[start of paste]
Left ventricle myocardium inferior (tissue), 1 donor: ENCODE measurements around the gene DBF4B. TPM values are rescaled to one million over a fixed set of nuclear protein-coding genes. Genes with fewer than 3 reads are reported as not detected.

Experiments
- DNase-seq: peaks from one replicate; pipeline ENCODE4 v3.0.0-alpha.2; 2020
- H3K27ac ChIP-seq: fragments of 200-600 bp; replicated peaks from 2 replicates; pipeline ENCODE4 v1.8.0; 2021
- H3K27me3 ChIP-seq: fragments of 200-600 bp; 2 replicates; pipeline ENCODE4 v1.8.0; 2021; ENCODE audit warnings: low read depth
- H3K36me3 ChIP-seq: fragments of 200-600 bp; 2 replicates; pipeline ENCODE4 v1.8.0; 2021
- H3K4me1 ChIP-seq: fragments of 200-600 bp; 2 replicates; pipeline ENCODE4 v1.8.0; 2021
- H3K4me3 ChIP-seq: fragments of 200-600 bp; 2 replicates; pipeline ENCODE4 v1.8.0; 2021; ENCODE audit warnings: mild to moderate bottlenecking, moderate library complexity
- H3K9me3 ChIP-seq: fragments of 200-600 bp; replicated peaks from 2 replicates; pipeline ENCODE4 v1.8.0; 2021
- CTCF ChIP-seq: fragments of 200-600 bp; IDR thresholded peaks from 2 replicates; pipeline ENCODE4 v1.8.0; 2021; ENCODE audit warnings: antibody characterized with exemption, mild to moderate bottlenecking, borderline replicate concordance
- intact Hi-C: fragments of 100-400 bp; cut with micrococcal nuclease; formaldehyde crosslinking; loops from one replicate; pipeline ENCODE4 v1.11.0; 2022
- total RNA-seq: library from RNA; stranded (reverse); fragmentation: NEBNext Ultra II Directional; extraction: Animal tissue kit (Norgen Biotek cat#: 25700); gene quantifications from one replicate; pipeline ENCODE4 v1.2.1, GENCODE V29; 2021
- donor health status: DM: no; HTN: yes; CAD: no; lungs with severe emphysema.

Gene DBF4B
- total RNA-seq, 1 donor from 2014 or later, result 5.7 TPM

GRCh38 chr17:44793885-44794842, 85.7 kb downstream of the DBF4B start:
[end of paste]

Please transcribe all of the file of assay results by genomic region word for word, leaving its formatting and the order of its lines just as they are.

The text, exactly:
Left ventricle myocardium inferior (tissue), 1 donor: ENCODE measurements around the gene DBF4B. TPM values are rescaled to one million over a fixed set of nuclear protein-coding genes. Genes with fewer than 3 reads are reported as not detected.

Experiments
- DNase-seq: peaks from one replicate; pipeline ENCODE4 v3.0.0-alpha.2; 2020
- H3K27ac ChIP-seq: fragments of 200-600 bp; replicated peaks from 2 replicates; pipeline ENCODE4 v1.8.0; 2021
- H3K27me3 ChIP-seq: fragments of 200-600 bp; 2 replicates; pipeline ENCODE4 v1.8.0; 2021; ENCODE audit warnings: low read depth
- H3K36me3 ChIP-seq: fragments of 200-600 bp; 2 replicates; pipeline ENCODE4 v1.8.0; 2021
- H3K4me1 ChIP-seq: fragments of 200-600 bp; 2 replicates; pipeline ENCODE4 v1.8.0; 2021
- H3K4me3 ChIP-seq: fragments of 200-600 bp; 2 replicates; pipeline ENCODE4 v1.8.0; 2021; ENCODE audit warnings: mild to moderate bottlenecking, moderate library complexity
- H3K9me3 ChIP-seq: fragments of 200-600 bp; replicated peaks from 2 replicates; pipeline ENCODE4 v1.8.0; 2021
- CTCF ChIP-seq: fragments of 200-600 bp; IDR thresholded peaks from 2 replicates; pipeline ENCODE4 v1.8.0; 2021; ENCODE audit warnings: antibody characterized with exemption, mild to moderate bottlenecking, borderline replicate concordance
- intact Hi-C: fragments of 100-400 bp; cut with micrococcal nuclease; formaldehyde crosslinking; loops from one replicate; pipeline ENCODE4 v1.11.0; 2022
- total RNA-seq: library from RNA; stranded (reverse); fragmentation: NEBNext Ultra II Directional; extraction: Animal tissue kit (Norgen Biotek cat#: 25700); gene quantifications from one replicate; pipeline ENCODE4 v1.2.1, GENCODE V29; 2021
- donor health status: DM: no; HTN: yes; CAD: no; lungs with severe emphysema.

Gene DBF4B
- total RNA-seq, 1 donor from 2014 or later, result 5.7 TPM

GRCh38 chr17:44793885-44794842, 85.7 kb downstream of the DBF4B start: